"They're using your memories against you. They're mocking your father! Run right at them! Take them all down!"

The boy's hesitance broke. He inhaled and screamed out his fury, matching bloodlust with bloodlust, and ran. He ran up the side of the hill, screaming. When he reached the first figure he screamed again, and swung. The monster's head splattered, its robe billowing out and down, green smoke streaming from its arm holes, its machete bursting into green flame and melting. The boy swung again, howling, and caved in the chest of the second. Its robe filled with smoke the color of filth and vomit, and collapsed. Four more crested the hill. The boy took down two with one swing. The fence pole dripped green slime that curled away into the air, burning.

The boy stood at the top of the hill, swinging as the monsters charged him. He bashed in their skulls and their ribcages, broke their legs and their arms, and the smoke from their ruined specters formed a green pillar that writhed into the sky, screaming as it burned.

Then the last fell, and there were no more. The boy turned and looked at Larry, and hoisted the pole into the air in salute.

Done. Larry touched one temple. The pulsors changed their warble inside his head. The boy, the fence, and the hillside faded away.

# # #

Larry Kettelkamp opened his eyes. This wasn't his room…but it was. He no longer saw another crumbling four-flat through his bedroom window. Instead he saw the vastness of a new Chicago below and beyond him, from a point hundreds of feet above the streets.

The server rack was gone. No matter, he knew how it worked. If he needed it again, he would build another. He had proven that dreams were objectively real, that they lay outside of time, and that they governed the unfolding vastness of the Multiverse.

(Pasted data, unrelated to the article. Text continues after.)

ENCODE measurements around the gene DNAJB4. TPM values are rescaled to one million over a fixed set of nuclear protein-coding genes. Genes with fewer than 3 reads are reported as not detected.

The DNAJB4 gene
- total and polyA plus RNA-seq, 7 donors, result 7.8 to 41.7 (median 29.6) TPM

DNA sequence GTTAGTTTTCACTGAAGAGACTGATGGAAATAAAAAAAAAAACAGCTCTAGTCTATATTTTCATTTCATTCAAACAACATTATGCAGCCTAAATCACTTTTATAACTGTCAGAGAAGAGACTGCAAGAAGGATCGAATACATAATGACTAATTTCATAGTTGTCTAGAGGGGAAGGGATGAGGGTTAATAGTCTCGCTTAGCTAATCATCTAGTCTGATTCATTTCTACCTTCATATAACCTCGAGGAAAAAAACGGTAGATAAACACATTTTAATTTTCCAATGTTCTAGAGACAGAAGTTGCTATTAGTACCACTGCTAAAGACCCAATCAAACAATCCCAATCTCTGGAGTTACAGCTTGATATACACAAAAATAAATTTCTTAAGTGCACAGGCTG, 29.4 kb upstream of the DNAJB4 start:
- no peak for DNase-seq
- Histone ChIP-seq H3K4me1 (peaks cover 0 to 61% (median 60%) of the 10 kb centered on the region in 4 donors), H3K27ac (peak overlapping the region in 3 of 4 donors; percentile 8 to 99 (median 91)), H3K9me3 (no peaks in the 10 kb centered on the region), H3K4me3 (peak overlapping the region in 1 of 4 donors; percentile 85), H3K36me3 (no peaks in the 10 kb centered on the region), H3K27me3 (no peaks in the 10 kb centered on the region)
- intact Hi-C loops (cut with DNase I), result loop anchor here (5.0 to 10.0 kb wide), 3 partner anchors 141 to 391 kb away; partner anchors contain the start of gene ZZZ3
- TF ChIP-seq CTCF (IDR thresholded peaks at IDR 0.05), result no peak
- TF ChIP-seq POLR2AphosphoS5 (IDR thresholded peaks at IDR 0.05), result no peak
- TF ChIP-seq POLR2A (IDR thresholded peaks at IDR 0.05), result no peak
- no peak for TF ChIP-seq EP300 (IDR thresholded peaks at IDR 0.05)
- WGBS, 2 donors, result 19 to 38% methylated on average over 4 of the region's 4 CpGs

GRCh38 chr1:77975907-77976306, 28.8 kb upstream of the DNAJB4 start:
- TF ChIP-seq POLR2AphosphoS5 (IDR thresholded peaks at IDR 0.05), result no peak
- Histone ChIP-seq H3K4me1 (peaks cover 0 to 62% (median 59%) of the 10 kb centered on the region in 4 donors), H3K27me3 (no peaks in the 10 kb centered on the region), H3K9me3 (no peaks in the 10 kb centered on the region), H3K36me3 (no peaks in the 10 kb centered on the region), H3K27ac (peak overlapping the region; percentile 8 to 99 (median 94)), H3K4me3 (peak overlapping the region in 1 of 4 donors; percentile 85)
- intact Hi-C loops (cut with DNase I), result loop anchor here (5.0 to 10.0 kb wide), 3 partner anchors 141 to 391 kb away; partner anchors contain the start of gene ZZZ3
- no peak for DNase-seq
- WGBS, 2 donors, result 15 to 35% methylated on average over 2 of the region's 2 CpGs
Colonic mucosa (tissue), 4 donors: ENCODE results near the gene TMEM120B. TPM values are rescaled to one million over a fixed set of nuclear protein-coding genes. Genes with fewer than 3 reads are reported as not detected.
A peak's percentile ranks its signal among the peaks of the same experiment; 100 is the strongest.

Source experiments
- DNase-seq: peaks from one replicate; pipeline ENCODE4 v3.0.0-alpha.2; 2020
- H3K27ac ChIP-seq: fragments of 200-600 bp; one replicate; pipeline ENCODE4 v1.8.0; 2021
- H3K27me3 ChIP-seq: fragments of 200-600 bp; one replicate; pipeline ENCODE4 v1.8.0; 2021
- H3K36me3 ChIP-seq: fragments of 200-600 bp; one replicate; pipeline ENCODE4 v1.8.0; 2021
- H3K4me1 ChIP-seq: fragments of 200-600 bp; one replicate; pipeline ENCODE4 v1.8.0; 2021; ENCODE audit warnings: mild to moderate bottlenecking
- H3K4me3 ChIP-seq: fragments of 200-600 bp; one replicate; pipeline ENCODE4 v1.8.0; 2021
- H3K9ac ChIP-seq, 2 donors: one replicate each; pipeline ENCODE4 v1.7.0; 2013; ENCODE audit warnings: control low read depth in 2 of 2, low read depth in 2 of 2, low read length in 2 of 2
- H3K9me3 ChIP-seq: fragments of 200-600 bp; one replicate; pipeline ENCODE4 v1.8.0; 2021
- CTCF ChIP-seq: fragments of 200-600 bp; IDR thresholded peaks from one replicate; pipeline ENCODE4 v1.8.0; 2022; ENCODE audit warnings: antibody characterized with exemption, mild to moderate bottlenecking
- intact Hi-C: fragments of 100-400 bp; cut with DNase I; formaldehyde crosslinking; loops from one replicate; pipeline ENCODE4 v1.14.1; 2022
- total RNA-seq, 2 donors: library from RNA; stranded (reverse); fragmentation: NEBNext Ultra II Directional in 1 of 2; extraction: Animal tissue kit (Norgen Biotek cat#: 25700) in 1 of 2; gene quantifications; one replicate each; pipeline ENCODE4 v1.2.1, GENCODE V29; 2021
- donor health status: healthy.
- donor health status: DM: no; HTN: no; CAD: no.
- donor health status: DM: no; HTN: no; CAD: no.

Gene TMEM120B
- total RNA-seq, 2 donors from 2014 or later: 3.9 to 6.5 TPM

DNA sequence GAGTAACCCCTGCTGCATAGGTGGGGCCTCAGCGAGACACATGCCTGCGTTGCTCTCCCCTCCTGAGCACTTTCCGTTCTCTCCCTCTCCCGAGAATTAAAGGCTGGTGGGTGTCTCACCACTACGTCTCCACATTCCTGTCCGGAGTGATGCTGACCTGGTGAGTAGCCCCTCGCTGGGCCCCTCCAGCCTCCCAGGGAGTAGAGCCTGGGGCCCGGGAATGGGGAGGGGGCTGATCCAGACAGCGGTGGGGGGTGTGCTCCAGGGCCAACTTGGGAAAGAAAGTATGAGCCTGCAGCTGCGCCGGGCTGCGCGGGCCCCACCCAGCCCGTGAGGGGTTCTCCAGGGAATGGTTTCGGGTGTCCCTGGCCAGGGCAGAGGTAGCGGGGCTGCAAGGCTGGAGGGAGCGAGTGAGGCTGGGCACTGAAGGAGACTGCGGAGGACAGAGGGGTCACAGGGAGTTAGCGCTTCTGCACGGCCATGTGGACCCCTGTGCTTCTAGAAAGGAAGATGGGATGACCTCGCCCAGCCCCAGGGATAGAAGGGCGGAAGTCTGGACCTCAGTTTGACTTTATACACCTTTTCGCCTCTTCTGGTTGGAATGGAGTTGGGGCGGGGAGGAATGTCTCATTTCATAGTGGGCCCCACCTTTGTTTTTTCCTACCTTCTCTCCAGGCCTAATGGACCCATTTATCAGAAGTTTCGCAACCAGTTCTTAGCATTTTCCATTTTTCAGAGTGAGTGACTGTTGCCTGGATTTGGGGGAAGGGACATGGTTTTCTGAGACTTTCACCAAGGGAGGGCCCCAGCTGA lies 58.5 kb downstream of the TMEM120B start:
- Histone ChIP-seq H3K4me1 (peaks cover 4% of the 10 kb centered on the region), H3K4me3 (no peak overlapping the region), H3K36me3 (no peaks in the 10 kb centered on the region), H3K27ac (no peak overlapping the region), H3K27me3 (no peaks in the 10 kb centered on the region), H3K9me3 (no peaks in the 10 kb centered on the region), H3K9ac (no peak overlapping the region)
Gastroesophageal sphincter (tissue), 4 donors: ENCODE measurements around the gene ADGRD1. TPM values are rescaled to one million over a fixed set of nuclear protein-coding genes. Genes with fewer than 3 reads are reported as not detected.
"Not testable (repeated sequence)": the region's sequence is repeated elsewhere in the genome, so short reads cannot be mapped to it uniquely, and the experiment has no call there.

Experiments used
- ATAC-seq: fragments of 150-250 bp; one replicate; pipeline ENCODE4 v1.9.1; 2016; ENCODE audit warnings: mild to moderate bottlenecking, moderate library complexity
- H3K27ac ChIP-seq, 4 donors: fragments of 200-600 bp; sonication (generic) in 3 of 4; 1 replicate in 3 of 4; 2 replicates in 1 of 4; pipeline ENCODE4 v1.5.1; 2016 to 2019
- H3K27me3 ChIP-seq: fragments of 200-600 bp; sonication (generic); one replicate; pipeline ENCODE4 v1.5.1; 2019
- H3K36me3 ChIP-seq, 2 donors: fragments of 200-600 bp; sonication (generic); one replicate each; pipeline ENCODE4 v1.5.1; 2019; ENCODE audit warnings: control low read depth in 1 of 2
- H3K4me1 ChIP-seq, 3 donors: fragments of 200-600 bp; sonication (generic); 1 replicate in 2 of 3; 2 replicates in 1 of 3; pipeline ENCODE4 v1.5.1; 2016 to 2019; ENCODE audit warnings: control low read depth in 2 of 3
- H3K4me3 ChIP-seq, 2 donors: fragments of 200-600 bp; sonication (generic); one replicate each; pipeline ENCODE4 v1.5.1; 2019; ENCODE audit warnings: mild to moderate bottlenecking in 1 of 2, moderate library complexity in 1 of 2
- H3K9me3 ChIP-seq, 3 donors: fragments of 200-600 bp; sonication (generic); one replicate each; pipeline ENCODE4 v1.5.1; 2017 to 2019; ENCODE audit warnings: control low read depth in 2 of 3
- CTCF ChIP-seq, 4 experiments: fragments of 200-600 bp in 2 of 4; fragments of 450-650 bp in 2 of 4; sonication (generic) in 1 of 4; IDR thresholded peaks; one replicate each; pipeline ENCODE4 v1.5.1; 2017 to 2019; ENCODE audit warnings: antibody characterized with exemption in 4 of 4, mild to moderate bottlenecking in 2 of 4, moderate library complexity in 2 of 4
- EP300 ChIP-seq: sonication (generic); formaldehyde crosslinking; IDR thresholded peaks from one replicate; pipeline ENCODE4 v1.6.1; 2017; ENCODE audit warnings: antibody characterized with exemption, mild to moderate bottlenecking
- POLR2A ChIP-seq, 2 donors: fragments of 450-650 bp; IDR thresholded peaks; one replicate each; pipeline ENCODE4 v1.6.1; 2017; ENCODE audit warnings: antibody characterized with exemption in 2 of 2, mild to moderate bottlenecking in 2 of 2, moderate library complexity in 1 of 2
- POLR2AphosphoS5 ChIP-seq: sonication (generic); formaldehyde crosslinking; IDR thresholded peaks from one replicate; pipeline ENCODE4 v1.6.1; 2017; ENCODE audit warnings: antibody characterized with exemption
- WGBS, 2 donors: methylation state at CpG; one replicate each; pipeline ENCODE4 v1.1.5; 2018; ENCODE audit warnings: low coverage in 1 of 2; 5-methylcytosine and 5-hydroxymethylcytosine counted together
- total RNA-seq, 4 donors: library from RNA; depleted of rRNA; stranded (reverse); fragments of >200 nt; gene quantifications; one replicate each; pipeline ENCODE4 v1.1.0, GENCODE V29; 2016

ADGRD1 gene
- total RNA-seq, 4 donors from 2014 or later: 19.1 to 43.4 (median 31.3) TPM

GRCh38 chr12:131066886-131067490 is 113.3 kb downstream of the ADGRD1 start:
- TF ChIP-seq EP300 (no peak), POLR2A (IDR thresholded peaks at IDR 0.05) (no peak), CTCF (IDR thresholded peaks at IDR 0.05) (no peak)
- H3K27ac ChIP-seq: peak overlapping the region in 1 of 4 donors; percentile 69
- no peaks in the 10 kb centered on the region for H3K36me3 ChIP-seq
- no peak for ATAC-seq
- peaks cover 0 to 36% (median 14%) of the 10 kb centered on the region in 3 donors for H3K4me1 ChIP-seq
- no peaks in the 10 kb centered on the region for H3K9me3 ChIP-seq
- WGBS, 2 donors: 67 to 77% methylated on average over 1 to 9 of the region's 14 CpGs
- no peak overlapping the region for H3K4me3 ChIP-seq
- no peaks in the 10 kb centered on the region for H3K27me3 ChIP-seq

By his right hand was his tablet computer, showing his appointments for May 12, 2031. Bet they were different now. Beside the tablet was an old photo of a tall man in uniform holding a boy on his shoulders. Larry touched the image of the man. "Good job, Dad." He touched the boy. That hair had always been an unruly mop. It wasn't a problem he would have for long. "Good job, kid. You learned to dream big and hit hard."

Larry Kettelkamp heaved himself out of his bed. Out on Lake Michigan, the Chicago wind was whipping up whitecaps. Larry tucked the ragged photo of himself and his father in his pocket over his heart. "Now let's go see what kind of a world we've dreamed up, huh?"

About the Author

Jeff Duntemann has written professionally since 1974, in both science fiction and technical nonfiction. His fiction has appeared in Isaac Asimov's Science Fiction Magazine, Omni, the Orbit and Nova anthology series, and several standalone print anthologies. Two of his short stories have appeared on the final Hugo Awards ballot. He has three novels available: The Cunning Blood , Ten Gentle Opportunities, and Drumlin Circus. Jeff lives in Scottsdale, Arizona with his wife Carol and four Bichon Frise dogs. For a fuller list of his book-length works, see his Amazon author page:

Jeff Duntemann